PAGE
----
This project was a great first step in collaborating with a teacher and capitalizing on the power of social media.  Now that Mark saw what we could throw together in a couple days, hopefully, we can do more in the future.  

Wednesday, January 25, 2012

Zapd


One of the great things about technology is the ability to quickly put together information to show what one has learned. A great way to do this is by using images and links along with text to give examples.  This can then be posted on the web to give students an authentic audience that can also give their work more meaning.  However, there are so many web creation tools that it can be hard to choose which one to use. An easy tool to use with students would be the iOS app Zapd that allows students to smoothly create a website on an iPod Touch, iPhone, or iPad.  Zapd is a free app available in the App Store.


Users choose from a selection of ready-made themes.  Then one can upload images, link to other websites, and add text.  The website can be published to be public or private. Zapd also allows for commenting at the end of the site to registered users.  Finished sites look professional and are very easy to share. 

An email address is needed to sign up for an account or users can connect using a Facebook account. 

Below is a tutorial I created to show students how to use Zapd.  Click here to see my sample Zapd website. 



Monday, January 16, 2012

Love for Skitch

This year, my district purchased/leased one iPad cart of 30 iPads with keyboards per building. I took the lead and facilitated the initial professional development for the teachers to show them how to use the iPads and the iPad Cart. When I give a “How To” presentation, I love to use images to demonstrate. I have found that I work best when I see a picture of how to do something. That image sticks in my mind along with verbal directions.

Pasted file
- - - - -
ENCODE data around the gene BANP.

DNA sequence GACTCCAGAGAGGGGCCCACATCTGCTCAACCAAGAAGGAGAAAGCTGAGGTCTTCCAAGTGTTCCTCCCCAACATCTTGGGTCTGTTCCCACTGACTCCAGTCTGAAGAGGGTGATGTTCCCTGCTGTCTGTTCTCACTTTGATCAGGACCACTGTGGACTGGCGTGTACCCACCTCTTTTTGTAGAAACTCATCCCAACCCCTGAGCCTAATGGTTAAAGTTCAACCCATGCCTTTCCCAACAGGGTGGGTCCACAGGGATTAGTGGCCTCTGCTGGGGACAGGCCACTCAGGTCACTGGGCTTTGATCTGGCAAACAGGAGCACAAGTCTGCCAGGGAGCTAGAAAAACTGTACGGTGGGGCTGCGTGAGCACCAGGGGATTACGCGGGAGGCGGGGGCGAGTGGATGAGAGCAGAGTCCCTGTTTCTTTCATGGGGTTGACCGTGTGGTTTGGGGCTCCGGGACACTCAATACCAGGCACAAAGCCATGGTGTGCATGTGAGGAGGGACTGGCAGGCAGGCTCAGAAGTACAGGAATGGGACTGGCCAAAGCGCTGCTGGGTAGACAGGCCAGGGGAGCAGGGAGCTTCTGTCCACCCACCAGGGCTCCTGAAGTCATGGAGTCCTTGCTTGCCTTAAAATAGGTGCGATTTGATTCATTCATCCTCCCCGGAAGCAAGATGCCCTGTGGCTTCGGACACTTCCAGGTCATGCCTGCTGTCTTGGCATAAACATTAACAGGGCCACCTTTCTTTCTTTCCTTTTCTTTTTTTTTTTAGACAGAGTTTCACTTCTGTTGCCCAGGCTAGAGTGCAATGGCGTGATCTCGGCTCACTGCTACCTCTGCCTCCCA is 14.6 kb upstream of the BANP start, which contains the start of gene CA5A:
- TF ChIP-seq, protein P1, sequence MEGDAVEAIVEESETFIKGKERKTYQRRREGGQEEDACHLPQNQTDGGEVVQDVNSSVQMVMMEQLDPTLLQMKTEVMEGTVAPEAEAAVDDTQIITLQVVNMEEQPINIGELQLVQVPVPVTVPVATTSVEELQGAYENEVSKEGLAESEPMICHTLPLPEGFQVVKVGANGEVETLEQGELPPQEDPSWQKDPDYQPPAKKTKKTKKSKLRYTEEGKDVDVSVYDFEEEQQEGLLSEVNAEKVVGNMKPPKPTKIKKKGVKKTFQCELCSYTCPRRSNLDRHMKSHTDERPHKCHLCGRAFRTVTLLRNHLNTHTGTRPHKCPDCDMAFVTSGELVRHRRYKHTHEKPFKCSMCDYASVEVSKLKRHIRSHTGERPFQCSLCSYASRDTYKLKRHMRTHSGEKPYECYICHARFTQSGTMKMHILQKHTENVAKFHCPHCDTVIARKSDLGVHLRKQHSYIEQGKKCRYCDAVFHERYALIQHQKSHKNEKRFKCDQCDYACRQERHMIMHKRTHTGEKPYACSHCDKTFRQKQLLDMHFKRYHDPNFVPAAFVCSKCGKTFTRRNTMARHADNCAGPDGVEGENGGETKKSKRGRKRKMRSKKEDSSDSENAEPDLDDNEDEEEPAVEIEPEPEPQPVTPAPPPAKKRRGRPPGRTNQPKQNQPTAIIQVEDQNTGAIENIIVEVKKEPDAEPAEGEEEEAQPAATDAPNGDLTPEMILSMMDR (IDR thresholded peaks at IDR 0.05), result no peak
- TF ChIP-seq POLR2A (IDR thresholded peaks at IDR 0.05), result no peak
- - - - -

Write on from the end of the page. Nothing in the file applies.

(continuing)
As most presenters have experienced, when technology doesn’t work during a presentation the world feels like it’s ending. Therefore, I like to create presentations of images that would happen in real life. This also helps me to stay on task to make sure that I don't forget anything. During a presentation, I will have the image slide presentation along with the device available to show in real time.

With so many PD presentations this year, I falling in love with an app called Skitch by Evernote. The first time I heard about it was at the Wisconsin SLATE Conference from Tammy Lind.

Skitch is an awesome app that allows you to annotate an image from photos, screenshots, the web, a map, or just a blank screen. For a long time, I have been doing using the basic drawing tools in PowerPoint or Google Docs presentation to add an arrow or circle, and then add an extra text box. This takes a very long time and can get very frustrating because it rather tedious. What I like about Skitch is that it makes the text and arrows obvious and clear. It's very easy to use. After the image is annotated, one can share it by emailing, saving to photos, or my favorite option, save it to an Evernote account.

Below is the same presentation, one with created with Skitch using screen captures, and the other with the drawing tools from Google Presentation using images taken from an iPevo camera. I think that Skitch makes my presentation look much more professional, and easier to read (it also helped that the screen images were much clearer than the pictures I took with the iPevo).